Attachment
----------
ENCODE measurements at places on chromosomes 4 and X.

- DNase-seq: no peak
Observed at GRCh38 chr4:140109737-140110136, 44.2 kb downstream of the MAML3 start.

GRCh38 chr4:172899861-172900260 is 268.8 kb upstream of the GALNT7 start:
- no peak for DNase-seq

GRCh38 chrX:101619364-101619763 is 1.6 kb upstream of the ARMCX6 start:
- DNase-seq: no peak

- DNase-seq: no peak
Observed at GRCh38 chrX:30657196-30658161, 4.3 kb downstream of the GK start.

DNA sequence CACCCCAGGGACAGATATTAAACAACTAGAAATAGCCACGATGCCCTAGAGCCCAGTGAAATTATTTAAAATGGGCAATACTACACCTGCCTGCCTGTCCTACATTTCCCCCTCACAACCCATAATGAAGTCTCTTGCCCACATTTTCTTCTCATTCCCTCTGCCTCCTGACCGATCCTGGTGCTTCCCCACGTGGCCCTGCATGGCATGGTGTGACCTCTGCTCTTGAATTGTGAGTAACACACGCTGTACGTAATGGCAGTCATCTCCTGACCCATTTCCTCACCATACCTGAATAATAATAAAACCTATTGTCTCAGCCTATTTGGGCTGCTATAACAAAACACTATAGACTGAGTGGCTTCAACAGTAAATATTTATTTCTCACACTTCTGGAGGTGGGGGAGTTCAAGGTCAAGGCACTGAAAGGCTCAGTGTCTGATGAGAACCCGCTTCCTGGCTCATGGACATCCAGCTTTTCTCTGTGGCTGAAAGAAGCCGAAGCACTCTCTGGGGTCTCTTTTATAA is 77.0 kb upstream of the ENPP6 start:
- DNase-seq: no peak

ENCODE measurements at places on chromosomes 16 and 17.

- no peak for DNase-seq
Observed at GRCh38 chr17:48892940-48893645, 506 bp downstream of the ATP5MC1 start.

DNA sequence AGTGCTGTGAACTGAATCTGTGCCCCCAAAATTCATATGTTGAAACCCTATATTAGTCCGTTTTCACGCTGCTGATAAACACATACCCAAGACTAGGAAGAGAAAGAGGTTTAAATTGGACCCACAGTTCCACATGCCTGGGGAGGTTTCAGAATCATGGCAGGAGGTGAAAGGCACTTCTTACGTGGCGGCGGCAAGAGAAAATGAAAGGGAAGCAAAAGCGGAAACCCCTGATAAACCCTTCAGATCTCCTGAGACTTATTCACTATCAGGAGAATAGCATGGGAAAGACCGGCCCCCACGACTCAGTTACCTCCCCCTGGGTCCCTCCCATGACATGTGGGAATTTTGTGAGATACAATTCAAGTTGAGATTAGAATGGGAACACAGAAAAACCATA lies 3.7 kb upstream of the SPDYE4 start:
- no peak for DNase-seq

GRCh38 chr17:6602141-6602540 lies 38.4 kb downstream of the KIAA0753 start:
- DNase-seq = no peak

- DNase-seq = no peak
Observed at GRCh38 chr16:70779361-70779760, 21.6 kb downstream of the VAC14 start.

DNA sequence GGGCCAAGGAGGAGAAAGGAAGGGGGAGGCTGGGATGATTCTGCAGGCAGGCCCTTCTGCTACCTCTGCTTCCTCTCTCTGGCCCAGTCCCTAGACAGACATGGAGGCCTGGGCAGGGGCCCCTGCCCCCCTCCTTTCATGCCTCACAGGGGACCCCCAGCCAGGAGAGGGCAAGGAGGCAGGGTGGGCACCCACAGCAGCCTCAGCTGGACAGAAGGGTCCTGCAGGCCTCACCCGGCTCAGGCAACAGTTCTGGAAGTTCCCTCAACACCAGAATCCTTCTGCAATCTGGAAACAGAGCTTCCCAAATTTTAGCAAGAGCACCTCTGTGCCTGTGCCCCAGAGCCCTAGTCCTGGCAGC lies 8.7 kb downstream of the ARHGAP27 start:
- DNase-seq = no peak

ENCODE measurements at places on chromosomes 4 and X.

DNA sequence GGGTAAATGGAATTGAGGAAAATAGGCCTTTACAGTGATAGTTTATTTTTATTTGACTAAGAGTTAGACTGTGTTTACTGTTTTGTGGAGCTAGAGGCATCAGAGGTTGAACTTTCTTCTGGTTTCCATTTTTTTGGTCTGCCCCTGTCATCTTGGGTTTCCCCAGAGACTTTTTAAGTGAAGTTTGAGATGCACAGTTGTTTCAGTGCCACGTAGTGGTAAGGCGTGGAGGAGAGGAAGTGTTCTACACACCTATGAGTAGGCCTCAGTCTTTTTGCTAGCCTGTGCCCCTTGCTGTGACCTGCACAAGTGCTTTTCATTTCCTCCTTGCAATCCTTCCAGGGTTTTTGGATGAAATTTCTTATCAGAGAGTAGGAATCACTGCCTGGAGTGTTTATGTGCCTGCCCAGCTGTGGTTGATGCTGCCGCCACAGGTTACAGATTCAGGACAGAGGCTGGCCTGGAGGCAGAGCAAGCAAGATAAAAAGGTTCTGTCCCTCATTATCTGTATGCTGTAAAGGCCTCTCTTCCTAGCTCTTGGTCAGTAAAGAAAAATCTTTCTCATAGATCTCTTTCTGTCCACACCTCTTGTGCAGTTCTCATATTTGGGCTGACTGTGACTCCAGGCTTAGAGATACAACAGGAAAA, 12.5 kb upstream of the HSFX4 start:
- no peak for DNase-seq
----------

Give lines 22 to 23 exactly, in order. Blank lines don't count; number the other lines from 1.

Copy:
- DNase-seq = no peak

ENCODE measurements at places on chromosomes 4 and X.